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President Rebecca Chopp Helps Lead Efforts to Promote the Liberal Arts

Inside Higher Ed: Making the Case

... But it appears that a more concerted effort to make the case for the liberal arts is emerging. In recent weeks, several groups including the Phi Beta Kappa Society and the Council of Independent Colleges have announced efforts to promote the liberal arts. Those efforts follow on the heels of a conference of selective liberal arts colleges in the spring hosted by Lafayette and Swarthmore Colleges that called for better messaging on the part of these institutions to better sell their value and counter assumptions about the sector.

Change the Game

But there is another approach that some in higher education are starting to consider. If the traditional case for liberal arts colleges - that such institutions show stronger outcomes, even on employment data - aren't winning the message game, maybe they need to shift the playing field.

That's the case being made by Swarthmore President Rebecca Chopp, one of the presidents who convened the conference at Lafayette this spring. Chopp, along with Dan Weiss, the current president of Lafayette College and future president of Haverford College, has spent the past year trying to develop a way to more effectively make the case for liberal arts colleges. In a speech to her campus last month, Chopp said those advocating for liberal education should not focus solely on trying to demonstrate economic value, but rather work against the prevailing notion of what education is for.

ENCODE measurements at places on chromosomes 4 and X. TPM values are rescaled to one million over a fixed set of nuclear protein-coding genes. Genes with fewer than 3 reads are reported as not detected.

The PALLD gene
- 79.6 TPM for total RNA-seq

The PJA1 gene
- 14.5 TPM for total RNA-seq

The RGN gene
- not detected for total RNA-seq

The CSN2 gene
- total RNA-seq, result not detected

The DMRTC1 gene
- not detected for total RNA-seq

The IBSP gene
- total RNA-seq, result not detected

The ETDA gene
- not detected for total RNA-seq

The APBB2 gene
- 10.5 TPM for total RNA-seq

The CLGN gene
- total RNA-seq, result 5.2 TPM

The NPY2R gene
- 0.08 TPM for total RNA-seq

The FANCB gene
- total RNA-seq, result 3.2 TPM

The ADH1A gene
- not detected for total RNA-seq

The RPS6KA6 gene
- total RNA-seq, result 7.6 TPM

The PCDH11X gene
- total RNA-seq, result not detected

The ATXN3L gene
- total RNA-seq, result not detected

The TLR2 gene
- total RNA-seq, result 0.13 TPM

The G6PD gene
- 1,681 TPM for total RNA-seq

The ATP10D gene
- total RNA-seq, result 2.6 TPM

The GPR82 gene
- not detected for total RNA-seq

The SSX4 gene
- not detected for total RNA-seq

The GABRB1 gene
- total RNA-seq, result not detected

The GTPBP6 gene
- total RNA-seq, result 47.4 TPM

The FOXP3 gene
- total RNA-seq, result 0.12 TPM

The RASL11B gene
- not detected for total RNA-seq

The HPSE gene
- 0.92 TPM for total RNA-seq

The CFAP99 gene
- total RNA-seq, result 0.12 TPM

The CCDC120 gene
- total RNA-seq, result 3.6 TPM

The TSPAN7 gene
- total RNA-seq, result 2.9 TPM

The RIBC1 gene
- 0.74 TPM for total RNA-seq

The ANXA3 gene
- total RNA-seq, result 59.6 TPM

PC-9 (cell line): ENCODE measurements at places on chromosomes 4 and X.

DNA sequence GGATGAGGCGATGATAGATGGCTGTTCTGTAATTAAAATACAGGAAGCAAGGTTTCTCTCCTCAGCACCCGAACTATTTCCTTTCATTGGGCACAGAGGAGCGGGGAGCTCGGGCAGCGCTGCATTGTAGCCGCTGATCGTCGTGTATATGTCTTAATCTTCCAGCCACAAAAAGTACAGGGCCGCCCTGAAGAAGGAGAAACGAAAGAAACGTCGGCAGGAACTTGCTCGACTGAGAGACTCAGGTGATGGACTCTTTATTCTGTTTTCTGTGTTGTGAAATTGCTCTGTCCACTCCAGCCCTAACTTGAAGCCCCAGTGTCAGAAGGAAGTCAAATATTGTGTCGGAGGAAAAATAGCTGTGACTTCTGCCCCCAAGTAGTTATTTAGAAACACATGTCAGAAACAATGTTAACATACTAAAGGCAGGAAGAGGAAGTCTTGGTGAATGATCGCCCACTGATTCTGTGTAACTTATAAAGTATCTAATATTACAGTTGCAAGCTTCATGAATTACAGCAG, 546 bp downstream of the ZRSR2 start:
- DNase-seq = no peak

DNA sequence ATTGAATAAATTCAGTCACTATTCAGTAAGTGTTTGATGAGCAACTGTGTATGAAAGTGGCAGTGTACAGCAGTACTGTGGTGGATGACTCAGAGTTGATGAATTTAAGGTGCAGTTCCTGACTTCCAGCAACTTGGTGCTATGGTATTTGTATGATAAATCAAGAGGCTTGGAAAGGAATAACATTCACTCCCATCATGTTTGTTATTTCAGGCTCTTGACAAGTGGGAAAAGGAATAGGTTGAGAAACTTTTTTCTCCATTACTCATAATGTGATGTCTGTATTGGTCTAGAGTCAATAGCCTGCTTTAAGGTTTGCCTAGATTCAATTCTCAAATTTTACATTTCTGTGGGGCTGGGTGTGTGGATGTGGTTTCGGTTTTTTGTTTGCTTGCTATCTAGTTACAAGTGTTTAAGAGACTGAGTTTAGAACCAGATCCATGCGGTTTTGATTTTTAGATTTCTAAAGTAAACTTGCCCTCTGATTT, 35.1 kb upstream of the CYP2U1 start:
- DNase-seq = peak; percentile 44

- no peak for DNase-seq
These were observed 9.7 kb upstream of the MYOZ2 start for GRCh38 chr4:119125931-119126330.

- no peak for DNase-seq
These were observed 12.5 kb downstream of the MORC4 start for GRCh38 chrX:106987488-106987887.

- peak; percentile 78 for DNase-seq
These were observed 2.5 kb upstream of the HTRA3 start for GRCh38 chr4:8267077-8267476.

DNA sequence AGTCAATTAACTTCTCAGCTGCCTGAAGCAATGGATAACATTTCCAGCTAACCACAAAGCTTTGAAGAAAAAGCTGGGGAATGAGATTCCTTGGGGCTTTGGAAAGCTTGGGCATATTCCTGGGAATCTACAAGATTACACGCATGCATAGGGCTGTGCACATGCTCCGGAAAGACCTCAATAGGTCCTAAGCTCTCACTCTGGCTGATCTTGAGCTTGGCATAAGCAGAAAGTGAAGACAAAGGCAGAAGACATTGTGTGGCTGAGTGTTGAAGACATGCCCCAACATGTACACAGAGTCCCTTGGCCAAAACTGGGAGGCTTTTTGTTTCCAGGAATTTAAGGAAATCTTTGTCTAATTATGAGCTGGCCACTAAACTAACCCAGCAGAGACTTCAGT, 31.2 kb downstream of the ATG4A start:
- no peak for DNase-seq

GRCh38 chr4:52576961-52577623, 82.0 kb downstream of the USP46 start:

"The case for the liberal arts, in my opinion, needs to be reframed to suggest not only how well we serve individual students but also how we act as a counterforce against a culture that is commodifying knowledge and projecting a view of community and anthropology that is reductionist and dangerous," she said. Her approach emphasizes that the country is diversifying and the world is becoming smaller, and residential liberal arts colleges provide the best opportunity to train students to function in succeed in such a community.

In essence, Chopp - whose own background is in religious studies and theology - is advocating for a more humanistic approach to making the case for liberal arts colleges. She is taking a page from 19th-century thinkers such as Thomas Jefferson, who advocated for higher education as a key component of a robust democracy and free society, rather than a tool for economic advancement. ...

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